Thursday, January 22, 2009

(Re)Evaluation: "(What's the Story) Morning Glory?" by Oasis

Oasis. Familiar to millions, yet I was never really a fan. Sure, the band's big singles were inescapable, but I never really had the desire to delve deeper into their catalog. I think that the reason for that was twofold: 1) they were (to me, at least) overexposed during the height of their US popularity, and 2) I found them to be a blatant Beatles rip-off - a charge which I'm sure they'd acknowledge, if not embrace.

Which is odd because I'm a huge fan of bands that could be described as "Beatlesesque," like XTC. And as silly as the mid-90s Oasis/Blur War was ("But is not Oasis the greatest British band since the Beatles? Can we not vote on this?!"), I'm also a consumer of Britpop. Heck, I consider Pulp's stellar one-two punch of Different Class and This Is Hardcore to be in the upper echelon of pop music. Their run is even more impressive when you booked end those albums with the lesser-but-still-rather-good His 'n' Hers and We Love Life.

So, as the years passed, the sole entertainment Oasis provided me came from Liam and Noel Gallagher's outrageous and hilarious quotes that popped up frequently in music magazines.

Recently on a message board that I'm a member of, there was a post about how people feel about (What's the Story) Morning Glory? 13 years later. Does it still hold up? Is it considered an essential 90s alternative album?

And that got me to thinking: why not give this band another shot?

So, here are my impressions upon first hearing the album in its entirety:

1. "Hello" Not bad. I see that Gary Glitter shares the songwriting credit on this one. What'd the Gallaghers steal? More than the beat?
2. "Roll With It" Now this is the Beatles cover band that I expected to hear. It's an okay rocker.
3. "Wonderwall" Ah, the big, ever present hit single. I never noticed that there's a string section in this song. What the heck is a "wonderwall" anyway?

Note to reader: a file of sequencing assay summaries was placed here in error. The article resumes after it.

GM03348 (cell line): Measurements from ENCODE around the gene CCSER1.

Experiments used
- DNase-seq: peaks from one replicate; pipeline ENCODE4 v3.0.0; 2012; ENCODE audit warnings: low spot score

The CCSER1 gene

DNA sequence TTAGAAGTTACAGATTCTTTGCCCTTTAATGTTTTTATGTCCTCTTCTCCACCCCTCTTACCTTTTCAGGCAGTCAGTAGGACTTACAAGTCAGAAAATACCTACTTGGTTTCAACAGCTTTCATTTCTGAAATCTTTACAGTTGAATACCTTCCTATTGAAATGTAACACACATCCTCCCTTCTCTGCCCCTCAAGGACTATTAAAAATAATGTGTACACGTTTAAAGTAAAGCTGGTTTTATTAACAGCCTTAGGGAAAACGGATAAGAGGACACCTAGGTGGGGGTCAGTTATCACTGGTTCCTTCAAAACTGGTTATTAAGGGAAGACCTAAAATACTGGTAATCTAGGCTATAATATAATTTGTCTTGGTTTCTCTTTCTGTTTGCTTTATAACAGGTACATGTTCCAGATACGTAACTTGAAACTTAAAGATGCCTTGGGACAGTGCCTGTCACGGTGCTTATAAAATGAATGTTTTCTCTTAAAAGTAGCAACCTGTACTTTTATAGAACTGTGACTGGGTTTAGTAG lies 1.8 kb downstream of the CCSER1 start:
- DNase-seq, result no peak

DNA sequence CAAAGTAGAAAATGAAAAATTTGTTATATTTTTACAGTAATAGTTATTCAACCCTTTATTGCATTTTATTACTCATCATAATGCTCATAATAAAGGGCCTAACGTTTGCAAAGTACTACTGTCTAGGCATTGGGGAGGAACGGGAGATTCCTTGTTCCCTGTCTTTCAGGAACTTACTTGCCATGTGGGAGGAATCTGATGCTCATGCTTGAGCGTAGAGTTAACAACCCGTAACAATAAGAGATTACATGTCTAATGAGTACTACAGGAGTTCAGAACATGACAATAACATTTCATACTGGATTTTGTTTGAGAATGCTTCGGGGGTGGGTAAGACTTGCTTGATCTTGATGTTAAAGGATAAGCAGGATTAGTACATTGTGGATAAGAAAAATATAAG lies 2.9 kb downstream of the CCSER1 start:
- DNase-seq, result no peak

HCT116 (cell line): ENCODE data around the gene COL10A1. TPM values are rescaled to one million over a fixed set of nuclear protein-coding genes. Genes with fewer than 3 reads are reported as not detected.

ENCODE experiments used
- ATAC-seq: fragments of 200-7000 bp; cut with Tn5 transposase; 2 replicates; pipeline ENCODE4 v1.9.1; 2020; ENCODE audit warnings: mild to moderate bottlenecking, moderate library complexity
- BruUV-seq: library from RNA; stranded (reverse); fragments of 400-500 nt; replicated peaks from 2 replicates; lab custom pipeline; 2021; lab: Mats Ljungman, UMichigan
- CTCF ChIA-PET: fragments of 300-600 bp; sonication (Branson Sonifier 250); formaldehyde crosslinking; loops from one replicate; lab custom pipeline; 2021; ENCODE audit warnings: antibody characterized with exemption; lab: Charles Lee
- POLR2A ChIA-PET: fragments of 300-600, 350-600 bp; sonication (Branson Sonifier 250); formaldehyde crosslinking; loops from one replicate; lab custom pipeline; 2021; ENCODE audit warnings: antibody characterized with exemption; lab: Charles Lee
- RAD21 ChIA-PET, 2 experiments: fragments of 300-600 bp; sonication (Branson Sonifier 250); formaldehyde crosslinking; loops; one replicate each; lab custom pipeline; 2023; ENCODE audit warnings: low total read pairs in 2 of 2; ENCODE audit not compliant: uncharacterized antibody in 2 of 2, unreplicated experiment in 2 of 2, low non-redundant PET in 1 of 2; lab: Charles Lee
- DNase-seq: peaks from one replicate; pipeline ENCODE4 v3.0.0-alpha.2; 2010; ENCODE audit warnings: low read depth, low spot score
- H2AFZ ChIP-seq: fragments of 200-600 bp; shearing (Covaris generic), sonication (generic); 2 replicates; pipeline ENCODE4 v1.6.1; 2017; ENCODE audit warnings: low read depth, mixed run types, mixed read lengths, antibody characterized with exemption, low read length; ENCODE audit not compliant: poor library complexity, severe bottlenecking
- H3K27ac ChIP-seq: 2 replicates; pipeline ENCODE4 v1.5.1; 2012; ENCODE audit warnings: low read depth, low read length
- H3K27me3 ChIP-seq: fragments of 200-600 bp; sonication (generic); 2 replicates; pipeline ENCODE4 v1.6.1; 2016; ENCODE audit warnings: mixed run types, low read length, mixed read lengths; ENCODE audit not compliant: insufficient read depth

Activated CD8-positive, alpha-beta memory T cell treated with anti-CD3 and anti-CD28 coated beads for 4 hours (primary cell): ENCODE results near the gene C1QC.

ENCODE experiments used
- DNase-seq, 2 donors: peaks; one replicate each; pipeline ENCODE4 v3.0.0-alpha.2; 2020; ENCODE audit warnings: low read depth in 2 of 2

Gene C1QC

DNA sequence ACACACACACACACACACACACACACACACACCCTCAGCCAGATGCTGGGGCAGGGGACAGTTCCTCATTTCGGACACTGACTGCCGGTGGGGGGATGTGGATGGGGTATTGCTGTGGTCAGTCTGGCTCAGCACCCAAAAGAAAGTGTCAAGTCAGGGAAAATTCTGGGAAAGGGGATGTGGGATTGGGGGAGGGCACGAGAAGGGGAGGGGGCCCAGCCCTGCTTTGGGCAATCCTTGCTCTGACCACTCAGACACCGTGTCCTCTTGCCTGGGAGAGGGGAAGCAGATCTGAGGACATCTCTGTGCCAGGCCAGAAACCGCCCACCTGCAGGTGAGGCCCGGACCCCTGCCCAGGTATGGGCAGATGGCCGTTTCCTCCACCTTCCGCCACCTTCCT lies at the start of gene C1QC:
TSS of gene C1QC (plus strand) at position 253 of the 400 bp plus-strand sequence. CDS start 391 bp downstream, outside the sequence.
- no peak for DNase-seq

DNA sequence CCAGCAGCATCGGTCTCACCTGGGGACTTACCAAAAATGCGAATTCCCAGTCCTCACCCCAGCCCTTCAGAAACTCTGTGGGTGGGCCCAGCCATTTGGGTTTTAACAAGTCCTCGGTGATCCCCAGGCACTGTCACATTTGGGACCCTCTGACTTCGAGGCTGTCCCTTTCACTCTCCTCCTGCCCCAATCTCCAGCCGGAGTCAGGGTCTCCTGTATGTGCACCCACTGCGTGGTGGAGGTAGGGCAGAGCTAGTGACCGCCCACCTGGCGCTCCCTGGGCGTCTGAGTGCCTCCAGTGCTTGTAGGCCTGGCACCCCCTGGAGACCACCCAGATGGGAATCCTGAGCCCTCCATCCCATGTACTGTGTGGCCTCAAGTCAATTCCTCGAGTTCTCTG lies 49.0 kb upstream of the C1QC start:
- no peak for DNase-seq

4. "Don't Look Back in Anger" Of the Oasis songs that I'd been previously exposed to, this is my favorite. It's got a good melody with an anthemic, sing-along chorus. I can just picture myself at the pub with me mates, belting this out as it plays on the jukebox. Or telly or lorry or crisp or whatever the heck they call a jukebox across the pond.
5. "Hey Now!" Sort of a disappointing follow-up to "Don't Look Back in Anger." We're back in Blah Territory. Not bad, but not all that great, either.
6. "Untitled" (aka "The Swamp Song - Excerpt 1") Interesting, but it'll be excised from my iPod the next time I connect to iTunes.
7. "Some Might Say" I really like the chorus of this song. Oasis, you've won me back...for now.
8. "Cast No Shadow" Apparently, this was written for Richard Ashcroft. Meh. He can keep it.
9. "She's Electric" The best thing about this song is the shuffling (yes, Beatlesesque) beat. The melody doesn't really do much for me, though.
10. "Morning Glory" Pretty cool intro. I imagine that this song is pretty good live.
11. "Untitled" (aka "The Swamp Song - Excerpt 2") See my comment for track #6.
12. "Champagne Supernova" This is a fitting epic closer for the album. These boys sure do like their drugs, don't they?

In all, I find it to be just like many other albums that strike a chord with the general populace: a knock-out tune or two ("Don't Look Back in Anger"), a handful of strong songs ("Some Might Say," "Morning Glory," "Hello"), and the requisite filler (the untitled songs, "Hey Now!"). I hear from trusted sources that Oasis's debut Definitely Maybe is superior to this album and that some of the best songs from the Morning Glory sessions are, in fact, B-sides. I intend to seek those out next.